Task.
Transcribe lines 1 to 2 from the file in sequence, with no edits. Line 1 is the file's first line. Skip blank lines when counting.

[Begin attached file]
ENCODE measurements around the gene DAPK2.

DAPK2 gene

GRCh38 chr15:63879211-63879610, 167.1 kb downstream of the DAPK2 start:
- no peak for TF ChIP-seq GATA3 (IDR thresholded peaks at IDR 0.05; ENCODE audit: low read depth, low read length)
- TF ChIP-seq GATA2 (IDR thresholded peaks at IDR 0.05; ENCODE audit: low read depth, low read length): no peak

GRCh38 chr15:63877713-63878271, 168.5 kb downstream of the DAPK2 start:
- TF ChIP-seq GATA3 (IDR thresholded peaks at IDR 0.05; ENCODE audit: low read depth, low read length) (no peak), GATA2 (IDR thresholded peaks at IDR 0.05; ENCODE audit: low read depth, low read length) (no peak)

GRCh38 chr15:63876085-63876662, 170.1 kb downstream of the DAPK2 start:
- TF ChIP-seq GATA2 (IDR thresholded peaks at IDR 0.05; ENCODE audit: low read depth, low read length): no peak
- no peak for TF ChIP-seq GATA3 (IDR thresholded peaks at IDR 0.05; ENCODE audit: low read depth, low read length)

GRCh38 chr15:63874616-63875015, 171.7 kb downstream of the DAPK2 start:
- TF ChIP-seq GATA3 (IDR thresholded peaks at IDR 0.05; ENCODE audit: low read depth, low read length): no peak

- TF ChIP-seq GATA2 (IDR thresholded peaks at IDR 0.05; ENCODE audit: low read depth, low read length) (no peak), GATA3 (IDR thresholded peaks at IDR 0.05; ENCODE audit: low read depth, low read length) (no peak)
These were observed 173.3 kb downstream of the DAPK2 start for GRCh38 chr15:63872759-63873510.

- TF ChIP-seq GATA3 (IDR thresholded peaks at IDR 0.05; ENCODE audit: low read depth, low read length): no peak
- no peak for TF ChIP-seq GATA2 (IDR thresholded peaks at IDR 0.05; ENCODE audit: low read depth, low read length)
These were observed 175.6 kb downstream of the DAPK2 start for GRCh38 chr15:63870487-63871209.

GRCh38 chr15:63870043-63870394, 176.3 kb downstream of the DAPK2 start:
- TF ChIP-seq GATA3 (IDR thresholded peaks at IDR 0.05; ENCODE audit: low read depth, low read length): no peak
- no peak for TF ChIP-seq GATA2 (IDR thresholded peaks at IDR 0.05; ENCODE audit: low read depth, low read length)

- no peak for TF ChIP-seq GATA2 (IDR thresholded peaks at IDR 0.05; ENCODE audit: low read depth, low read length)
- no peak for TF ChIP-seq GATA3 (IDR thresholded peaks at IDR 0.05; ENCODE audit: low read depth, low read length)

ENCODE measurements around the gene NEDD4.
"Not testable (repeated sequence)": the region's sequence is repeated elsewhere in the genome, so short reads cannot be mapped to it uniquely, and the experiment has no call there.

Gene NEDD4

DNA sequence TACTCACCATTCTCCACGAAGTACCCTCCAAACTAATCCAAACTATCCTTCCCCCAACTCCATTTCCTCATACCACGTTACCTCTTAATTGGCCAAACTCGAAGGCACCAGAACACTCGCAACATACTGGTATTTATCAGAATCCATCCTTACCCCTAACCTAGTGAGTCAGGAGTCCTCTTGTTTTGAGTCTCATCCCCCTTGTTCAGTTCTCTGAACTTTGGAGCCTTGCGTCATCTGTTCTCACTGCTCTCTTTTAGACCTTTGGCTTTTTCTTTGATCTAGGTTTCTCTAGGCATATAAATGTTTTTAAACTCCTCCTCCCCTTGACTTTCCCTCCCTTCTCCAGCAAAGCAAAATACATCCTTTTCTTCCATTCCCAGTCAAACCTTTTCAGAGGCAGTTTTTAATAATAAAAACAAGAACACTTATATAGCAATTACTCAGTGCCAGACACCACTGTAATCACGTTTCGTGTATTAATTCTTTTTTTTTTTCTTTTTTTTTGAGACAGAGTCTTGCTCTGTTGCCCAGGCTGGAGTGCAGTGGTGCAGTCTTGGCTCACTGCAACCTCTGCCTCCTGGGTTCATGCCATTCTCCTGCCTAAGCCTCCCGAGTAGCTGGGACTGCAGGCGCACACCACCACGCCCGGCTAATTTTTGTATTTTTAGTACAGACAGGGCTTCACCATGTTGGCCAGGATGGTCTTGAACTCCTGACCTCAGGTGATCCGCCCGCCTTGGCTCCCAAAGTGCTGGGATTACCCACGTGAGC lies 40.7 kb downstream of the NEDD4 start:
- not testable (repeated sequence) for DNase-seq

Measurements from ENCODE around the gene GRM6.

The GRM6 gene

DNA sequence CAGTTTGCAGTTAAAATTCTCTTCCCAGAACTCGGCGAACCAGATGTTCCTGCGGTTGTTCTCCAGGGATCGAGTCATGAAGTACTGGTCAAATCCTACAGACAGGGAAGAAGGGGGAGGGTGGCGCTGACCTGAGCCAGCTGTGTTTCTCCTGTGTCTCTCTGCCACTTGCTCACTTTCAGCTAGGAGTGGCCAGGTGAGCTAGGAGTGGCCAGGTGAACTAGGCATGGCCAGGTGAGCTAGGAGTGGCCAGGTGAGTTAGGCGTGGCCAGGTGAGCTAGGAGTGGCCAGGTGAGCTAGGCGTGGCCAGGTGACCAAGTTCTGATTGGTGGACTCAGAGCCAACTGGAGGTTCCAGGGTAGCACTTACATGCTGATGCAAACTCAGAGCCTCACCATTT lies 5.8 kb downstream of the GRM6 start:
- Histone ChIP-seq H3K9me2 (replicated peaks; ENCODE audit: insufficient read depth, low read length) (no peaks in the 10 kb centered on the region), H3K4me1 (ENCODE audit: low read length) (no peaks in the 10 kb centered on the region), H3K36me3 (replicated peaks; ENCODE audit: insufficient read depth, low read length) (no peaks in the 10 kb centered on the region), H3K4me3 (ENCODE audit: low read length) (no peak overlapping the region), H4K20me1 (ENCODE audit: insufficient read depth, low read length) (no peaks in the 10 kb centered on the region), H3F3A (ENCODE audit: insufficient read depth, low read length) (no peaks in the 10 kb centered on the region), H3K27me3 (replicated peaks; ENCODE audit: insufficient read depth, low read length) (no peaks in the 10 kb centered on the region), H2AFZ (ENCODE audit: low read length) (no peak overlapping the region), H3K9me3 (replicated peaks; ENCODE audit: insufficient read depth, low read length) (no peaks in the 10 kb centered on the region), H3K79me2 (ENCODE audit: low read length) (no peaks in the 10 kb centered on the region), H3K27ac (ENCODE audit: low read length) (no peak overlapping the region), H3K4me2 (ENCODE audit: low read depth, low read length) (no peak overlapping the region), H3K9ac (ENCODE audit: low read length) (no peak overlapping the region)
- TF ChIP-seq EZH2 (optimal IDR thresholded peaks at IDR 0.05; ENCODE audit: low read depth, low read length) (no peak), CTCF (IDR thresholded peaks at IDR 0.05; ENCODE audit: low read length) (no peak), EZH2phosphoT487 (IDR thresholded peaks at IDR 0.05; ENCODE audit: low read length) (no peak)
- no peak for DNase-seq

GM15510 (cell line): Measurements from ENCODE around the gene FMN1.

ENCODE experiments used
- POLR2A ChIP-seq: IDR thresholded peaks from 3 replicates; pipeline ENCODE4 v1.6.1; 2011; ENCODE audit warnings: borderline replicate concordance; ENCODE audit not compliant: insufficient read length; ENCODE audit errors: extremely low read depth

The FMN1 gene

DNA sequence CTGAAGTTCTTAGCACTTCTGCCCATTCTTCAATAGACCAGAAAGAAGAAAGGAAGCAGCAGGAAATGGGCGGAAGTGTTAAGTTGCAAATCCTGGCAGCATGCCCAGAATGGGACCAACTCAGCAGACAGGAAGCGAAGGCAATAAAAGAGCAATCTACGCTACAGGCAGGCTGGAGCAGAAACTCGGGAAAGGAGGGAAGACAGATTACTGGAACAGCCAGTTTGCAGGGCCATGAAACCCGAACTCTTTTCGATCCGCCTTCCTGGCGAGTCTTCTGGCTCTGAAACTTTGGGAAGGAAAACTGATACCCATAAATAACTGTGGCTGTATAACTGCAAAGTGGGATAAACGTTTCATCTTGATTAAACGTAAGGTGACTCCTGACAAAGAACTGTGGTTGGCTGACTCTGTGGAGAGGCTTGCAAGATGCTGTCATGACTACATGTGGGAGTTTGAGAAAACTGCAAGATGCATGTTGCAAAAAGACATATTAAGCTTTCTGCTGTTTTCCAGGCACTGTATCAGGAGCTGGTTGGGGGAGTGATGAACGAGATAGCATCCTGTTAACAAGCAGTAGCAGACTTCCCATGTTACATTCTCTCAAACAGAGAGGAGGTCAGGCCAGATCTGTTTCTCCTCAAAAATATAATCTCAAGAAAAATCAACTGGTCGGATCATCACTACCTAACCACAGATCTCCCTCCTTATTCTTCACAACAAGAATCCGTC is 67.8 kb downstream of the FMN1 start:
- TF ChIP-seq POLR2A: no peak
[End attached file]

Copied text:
ENCODE measurements around the gene DAPK2.

DAPK2 gene